There was still no claim of responsibility for the Easter Sunday attacks on two churches and four hotels in and around Colombo, the capital of predominantly Buddhist Sri Lanka, and a third church on the South Asian nation’s northeast coast.
A government source said President Maithripala Sirisena, who was abroad when the attacks happened, had called a meeting of the National Security Council early on Monday. Prime Minister Ranil Wickremesinghe would attend the meeting, the source said.
Sri Lankan military who were clearing the route from Colombo airport late on Sunday in preparation for Sirisena’s return found a homemade bomb near the departure gate, an air force spokesman said.
They disposed of the device in a controlled explosion, the spokesman said.
There were fears the attacks could spark a renewal of communal violence, with police also reporting late on Sunday there had been a petrol bomb attack on a mosque in the northwest and arson attacks on two shops owned by Muslims in the west.
Sri Lanka was at war for decades with Tamil separatists but extremist violence had been on the wane since the civil war ended 10 years ago.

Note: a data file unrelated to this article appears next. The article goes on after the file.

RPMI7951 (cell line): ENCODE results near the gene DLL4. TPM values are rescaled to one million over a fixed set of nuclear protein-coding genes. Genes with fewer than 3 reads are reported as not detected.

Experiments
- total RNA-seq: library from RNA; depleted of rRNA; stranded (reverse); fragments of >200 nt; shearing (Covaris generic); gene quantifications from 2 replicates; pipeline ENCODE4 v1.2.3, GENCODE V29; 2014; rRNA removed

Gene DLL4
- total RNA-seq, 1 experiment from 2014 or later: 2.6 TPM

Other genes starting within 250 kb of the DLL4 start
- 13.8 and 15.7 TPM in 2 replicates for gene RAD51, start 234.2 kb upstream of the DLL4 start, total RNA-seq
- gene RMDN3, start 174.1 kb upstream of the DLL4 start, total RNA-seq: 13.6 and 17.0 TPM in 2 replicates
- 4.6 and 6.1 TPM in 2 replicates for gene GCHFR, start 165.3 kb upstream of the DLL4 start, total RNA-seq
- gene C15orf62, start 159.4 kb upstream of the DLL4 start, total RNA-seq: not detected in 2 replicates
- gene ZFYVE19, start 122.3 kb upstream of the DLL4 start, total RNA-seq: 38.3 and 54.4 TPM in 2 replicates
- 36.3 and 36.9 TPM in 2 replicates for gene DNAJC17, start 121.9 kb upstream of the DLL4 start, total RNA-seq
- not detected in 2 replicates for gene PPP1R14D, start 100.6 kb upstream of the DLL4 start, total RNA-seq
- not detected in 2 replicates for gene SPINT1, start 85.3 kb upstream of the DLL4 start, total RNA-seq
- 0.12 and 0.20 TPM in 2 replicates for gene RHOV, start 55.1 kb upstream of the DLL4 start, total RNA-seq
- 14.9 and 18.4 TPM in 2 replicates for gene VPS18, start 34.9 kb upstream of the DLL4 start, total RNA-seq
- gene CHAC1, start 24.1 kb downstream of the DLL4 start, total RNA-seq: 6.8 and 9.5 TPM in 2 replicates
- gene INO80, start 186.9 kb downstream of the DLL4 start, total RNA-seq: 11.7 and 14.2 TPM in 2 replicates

The South Asian nation of about 22 million people has Christian, Muslim and Hindu populations of between about eight and 12 percent.
The US State Department issued a revised travel warning that said “terrorist groups” were continuing to plot possible attacks.
“Terrorists may attack with little or no warning,” it said in the revised warning, which was dated Sunday US time. The warning level was set at two on a scale where four means do not travel.
Possible targets included tourist locations, transportation hubs, shopping malls, hotels, places of worship, airports and other public areas, it said.

Armed guards
The island-wide curfew imposed by the government was lifted early on Monday, although there was uncharacteristically thin traffic in the normally bustling capital.
Soldiers armed with automatic weapons stood guard outside major hotels and the World Trade Center in the business district, where the four hotels were targeted on Sunday, according to a Reuters witness.
Scores of people who were stranded overnight at the main airport began making their way home as restrictions were lifted.